Delivery workers at Dunzo are back to work despite protesting the change in work timings and payment structure.
Two weeks after protesting Dunzo’s new policy, the company’s delivery partners have returned to work.
Delivery partners at Dunzo’s Frazer Town office went on a strike, protesting against the company’s new delivery policy that meant fixed shifts and a new payment scheme. “Till now we are Dunzos’ partners. But if we accept this scheme, we will be treated like slaves,” said a delivery partner.
“Nothing came out of these protests,” said a delivery partner, who did not wish to be named. “The company told us that we are under no compulsion to work,” he said. Due to this, many have returned to work as they have no other option. Some have shifted to other locations or have switched to a different company.
The main reason for the protests was the change in work hours. The main tenet of Dunzo work culture is “Be your own boss”. But the new shift system puts an end to it. “Earlier, if I got a call from my wife, parents or if an emergency situation arose, I could log off. But now If I log out, I won’t get my payout,” said Rahil, a delivery partner.
Under the new policy, Dunzo announced that it will start grouping orders, have stipulated working hours and a fixed payout scheme for them. They need to complete 31 orders in ten hours and will get Rs. 1225 as remuneration per day. The delivery partners said that it is not possible to complete 31 tasks in the given time frame.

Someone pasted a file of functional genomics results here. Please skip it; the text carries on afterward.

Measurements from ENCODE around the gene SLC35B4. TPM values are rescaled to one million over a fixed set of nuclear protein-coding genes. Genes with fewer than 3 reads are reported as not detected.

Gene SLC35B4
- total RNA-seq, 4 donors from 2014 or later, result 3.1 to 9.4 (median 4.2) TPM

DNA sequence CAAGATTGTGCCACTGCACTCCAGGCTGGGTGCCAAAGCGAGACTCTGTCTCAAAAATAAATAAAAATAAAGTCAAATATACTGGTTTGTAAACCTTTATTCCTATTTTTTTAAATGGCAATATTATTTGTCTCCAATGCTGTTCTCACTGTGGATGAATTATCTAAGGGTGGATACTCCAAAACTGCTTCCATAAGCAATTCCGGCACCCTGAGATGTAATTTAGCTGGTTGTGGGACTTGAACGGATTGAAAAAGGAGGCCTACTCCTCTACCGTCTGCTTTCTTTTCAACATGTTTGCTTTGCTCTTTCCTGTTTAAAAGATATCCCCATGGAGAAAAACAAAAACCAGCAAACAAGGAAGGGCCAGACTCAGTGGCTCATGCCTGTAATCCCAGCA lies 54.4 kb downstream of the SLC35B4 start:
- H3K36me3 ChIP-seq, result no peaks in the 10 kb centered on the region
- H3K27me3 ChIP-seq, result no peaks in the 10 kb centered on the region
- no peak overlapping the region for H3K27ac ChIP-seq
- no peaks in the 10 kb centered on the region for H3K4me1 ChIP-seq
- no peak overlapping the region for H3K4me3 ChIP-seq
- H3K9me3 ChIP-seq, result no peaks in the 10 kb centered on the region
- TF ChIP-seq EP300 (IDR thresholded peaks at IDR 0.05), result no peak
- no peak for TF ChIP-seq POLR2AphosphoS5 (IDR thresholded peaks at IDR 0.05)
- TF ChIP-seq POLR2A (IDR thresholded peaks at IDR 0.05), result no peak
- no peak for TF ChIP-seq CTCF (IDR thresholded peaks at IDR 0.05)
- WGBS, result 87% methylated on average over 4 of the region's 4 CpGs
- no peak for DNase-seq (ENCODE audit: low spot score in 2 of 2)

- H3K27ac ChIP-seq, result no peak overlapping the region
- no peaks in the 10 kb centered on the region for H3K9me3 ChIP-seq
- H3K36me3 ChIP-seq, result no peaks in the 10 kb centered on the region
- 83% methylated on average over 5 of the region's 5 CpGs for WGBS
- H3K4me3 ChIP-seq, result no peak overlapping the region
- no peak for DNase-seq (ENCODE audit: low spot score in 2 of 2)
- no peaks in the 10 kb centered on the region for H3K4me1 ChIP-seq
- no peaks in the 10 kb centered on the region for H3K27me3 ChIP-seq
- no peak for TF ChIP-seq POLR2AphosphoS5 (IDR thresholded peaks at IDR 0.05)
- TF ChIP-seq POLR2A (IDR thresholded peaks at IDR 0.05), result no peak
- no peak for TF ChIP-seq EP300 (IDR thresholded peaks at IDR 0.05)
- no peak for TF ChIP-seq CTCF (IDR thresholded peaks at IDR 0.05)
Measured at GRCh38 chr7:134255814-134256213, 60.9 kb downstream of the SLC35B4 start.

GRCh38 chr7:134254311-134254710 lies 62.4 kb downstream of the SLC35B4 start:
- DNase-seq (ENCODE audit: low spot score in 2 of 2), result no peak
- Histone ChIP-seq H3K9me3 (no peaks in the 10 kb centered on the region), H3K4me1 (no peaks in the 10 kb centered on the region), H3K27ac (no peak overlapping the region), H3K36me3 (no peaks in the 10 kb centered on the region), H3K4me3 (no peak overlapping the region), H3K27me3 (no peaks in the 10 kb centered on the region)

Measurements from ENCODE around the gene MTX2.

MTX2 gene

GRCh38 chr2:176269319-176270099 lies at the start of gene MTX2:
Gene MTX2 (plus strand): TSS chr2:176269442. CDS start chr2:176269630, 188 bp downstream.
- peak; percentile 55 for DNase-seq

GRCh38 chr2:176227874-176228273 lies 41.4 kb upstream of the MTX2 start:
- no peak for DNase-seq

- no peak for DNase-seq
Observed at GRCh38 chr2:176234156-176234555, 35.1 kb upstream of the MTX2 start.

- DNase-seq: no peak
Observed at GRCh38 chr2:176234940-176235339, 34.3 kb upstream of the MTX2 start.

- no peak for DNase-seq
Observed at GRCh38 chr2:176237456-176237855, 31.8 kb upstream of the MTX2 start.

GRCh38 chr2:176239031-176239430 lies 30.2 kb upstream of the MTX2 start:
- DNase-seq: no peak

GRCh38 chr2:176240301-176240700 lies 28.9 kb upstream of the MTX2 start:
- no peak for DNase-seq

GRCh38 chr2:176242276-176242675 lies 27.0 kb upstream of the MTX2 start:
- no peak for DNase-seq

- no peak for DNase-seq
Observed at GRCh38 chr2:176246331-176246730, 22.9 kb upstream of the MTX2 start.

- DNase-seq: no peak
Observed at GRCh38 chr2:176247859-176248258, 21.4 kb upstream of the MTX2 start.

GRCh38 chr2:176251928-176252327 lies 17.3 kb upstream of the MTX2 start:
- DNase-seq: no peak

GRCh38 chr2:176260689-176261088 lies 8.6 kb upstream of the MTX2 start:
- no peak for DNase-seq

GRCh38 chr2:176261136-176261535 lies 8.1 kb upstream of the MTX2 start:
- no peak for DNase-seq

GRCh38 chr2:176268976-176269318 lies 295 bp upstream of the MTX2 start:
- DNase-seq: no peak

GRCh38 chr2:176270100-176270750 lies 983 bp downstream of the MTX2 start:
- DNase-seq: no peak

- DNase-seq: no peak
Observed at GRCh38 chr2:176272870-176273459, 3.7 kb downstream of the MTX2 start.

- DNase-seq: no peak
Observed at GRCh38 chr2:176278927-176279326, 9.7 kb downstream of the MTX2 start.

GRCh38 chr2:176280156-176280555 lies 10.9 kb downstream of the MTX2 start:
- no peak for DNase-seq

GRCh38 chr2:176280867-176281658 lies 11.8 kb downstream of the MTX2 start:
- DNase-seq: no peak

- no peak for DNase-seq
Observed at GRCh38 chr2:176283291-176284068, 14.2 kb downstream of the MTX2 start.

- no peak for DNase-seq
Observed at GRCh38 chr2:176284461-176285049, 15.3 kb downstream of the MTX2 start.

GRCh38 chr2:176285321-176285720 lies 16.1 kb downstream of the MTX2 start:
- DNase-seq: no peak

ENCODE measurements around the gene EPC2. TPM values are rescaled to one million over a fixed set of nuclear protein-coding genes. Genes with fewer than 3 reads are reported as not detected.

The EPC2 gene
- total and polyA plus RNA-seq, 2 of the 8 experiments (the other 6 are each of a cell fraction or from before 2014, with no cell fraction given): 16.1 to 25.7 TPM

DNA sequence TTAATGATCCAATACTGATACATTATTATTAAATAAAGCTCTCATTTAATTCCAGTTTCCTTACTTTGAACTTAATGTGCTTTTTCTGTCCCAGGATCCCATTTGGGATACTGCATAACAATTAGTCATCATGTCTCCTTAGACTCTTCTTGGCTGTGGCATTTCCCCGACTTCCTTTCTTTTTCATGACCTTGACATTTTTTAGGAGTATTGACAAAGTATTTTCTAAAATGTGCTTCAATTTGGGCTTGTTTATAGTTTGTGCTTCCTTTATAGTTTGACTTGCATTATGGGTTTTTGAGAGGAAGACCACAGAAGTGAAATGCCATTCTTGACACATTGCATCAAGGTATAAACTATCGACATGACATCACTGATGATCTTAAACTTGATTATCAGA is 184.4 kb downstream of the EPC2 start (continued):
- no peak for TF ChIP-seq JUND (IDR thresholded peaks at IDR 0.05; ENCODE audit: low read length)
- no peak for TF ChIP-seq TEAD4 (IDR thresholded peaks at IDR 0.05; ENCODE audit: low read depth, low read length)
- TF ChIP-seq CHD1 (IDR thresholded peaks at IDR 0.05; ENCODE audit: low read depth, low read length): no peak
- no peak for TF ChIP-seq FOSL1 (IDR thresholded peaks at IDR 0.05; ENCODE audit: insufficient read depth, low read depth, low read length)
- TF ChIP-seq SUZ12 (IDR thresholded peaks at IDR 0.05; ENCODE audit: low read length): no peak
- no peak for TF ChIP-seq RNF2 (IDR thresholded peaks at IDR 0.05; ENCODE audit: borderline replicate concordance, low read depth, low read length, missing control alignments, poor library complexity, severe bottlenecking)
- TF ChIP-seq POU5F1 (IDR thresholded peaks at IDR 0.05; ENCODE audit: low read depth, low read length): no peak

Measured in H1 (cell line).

Now, the shift in-charge of the Frazer Town branch, Wasim, assigns each person their shift hours and number of tasks for the day. “We used to earn Rs. 10,000 per week back then, but now we earn only Rs. 8500 because they are giving us only 25 orders,” the delivery partner added. But the company now pays for petrol, previously they had to pay for it from their own pocket.
Wasim said, “The company implemented the new policy only after careful consideration. We have looked at six months’ data and seen how many orders we got per hour and how many delivery partners we needed,”. The shift in-charge is a new job role that has come up after the new policy’s implementation.
Dunzo is also prioritizing longer delivery time, according to Economic Times. Mahesh Raghunandam, a resident of CV Raman Nagar, uses Dunzo Daily about once or twice a day. He said, “I am in no hurry to get my supplies. It just helps with convenience.”
Hitesh D Potdar, researcher, Labour Inc, said, “The problems faced by gig workers are threefold. First is from the platform side, where the worker is not in a stakeholder position, hampering their bargaining power, giving the company a free hand to come up with whatever policy they want. Second is on the macro level, where the platforms do not cap the intake of people, making them compete amongst themselves. Third is their household conditions, as they work in urban areas, it becomes difficult for them to sustain themselves.” He said that the problems of gig workers cannot not be solved by the government regulating this sector, but by providing adequate welfare schemes.
The delivery partners said that the shift system is in place, but the batching of orders is yet to begin.